By Lawrence Hurley
WASHINGTON (Reuters) – The Supreme Court on Monday declined to review an executive order issued by Florida Governor Rick Scott that had required all state employees take random drug tests.
The high court’s decision not to hear the case means a May 2013 11th U.S. Circuit Court of Appeals ruling that found the governor’s order to be too broad remains intact.
The appeals court said Scott, a Republican, could not require all employees to take tests, although it was justified for some workers, including those involved in law enforcement.
Scott defended his policy in a statement issued on Monday.
“State employees should have the right to work in a safe and drug free environment, just like in any other business,” he said.
Litigation over which employees can be subject to testing will now continue in lower courts.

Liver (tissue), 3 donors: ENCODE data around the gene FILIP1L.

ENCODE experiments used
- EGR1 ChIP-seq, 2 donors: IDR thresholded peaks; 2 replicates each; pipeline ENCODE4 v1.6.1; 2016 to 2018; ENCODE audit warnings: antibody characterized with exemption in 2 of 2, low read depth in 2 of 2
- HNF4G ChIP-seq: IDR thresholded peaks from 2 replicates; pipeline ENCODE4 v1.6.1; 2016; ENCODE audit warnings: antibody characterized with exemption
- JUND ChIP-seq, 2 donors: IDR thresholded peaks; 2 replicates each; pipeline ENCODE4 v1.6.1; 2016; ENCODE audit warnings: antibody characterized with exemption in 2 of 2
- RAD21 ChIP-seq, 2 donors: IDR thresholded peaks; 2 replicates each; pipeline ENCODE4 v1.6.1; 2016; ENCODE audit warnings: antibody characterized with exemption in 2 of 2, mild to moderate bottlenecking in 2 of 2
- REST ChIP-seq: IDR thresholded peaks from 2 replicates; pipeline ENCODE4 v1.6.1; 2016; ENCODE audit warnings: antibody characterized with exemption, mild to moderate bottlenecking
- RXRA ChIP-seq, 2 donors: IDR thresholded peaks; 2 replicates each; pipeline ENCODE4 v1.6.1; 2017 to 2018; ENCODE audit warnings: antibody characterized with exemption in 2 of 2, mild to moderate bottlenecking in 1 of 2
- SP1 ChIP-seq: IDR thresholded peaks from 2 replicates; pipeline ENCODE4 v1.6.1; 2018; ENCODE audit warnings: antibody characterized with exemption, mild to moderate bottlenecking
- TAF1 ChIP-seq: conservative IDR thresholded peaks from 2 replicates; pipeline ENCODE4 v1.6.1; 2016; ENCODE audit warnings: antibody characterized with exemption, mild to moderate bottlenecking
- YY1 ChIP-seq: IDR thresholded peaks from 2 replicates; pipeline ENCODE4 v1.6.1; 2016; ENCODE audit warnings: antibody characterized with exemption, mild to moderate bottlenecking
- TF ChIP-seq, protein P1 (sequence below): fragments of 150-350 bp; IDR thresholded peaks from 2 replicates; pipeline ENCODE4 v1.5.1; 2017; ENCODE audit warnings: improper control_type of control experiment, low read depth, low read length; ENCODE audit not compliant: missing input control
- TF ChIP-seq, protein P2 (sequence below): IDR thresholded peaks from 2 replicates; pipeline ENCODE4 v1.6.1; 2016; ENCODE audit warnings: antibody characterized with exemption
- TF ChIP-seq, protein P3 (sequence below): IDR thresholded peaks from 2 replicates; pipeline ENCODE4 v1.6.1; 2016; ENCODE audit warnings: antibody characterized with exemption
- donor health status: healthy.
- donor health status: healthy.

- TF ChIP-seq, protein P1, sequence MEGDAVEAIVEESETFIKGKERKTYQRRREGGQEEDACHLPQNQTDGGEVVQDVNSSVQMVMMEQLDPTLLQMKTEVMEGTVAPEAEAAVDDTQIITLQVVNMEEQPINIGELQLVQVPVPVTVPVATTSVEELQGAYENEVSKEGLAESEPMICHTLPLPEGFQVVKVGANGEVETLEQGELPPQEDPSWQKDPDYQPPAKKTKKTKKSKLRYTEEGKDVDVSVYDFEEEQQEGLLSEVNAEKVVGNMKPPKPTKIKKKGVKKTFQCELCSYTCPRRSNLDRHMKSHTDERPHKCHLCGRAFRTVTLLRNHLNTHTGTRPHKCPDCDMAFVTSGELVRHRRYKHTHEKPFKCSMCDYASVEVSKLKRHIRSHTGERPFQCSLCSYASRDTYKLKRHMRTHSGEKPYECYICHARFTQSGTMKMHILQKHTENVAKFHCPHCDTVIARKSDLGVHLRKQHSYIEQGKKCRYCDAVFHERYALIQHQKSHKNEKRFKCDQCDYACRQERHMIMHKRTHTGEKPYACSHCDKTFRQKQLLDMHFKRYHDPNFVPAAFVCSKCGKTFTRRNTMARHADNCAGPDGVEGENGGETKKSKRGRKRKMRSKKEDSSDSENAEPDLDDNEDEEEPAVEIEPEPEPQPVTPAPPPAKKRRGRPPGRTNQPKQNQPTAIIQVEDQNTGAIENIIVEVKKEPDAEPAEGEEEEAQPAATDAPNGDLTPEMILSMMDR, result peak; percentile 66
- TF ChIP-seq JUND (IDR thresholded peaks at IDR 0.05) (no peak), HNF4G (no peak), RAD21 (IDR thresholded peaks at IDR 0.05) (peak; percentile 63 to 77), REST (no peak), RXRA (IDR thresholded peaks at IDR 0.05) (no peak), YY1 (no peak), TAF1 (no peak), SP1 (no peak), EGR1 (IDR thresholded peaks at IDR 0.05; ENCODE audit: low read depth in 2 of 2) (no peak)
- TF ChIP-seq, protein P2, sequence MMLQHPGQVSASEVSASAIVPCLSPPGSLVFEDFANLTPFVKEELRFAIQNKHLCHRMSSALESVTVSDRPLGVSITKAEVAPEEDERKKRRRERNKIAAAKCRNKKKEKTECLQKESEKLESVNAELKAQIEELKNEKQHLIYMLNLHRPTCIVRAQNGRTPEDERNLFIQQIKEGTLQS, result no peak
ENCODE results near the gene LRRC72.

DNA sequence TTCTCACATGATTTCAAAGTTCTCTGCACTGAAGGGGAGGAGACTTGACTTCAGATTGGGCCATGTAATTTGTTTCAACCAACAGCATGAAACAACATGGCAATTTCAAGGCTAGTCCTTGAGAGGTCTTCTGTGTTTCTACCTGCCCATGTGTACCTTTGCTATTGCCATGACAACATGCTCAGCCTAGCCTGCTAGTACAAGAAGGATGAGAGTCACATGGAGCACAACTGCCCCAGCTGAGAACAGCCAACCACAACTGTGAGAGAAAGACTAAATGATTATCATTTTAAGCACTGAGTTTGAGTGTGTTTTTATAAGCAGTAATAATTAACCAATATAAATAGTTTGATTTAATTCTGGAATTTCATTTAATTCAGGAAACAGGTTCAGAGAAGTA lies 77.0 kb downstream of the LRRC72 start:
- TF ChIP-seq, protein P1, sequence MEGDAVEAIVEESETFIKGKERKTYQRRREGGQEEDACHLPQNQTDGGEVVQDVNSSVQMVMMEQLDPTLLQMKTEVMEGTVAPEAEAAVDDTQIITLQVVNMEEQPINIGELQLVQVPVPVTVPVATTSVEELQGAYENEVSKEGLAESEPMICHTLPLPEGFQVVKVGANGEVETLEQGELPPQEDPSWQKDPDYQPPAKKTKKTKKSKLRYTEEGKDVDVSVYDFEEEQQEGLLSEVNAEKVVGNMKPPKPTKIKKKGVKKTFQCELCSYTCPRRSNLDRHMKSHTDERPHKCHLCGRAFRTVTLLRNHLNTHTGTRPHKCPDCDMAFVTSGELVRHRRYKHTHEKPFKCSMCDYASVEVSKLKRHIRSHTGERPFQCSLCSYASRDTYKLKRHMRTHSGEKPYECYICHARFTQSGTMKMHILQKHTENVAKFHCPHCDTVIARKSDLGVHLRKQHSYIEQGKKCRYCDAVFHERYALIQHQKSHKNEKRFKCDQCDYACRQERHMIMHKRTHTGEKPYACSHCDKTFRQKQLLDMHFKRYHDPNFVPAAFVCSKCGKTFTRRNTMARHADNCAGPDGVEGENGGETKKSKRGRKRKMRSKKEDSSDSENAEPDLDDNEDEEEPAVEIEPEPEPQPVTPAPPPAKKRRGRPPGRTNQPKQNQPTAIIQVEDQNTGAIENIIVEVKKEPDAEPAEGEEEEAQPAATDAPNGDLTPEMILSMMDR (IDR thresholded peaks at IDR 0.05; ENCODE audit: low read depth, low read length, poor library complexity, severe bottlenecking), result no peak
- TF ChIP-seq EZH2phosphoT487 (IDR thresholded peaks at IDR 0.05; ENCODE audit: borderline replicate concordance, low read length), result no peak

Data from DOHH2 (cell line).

The 2011 executive order was aimed at all 85,000 state workers. It was challenged in court by the American Federation of State, County and Municipal Employees, which represents almost 40,000 of the workers potentially affected.
The union said the order violated the U.S. Constitution’s Fourth Amendment, which prohibits unreasonable searches and seizures.
Shalini Goel Agarwal, an American Civil Liberties Union lawyer who represents the employees’ union, said in a statement that the question of whether a state can require all workers to submit to a drug test without a reason has long been settled.
“Without a threat to public safety or a suspicion of drug use, people can’t be required to sacrifice their constitutional rights in order to serve the people of Florida,” she said.
The union did not challenge whether Scott could require drug testing of employees in safety-sensitive jobs.
The case is Scott v. American Federation of State, County and Municipal Employees, U.S. Supreme Court, 13-841.
(Reporting by Lawrence Hurley; Editing by Tom Brown)
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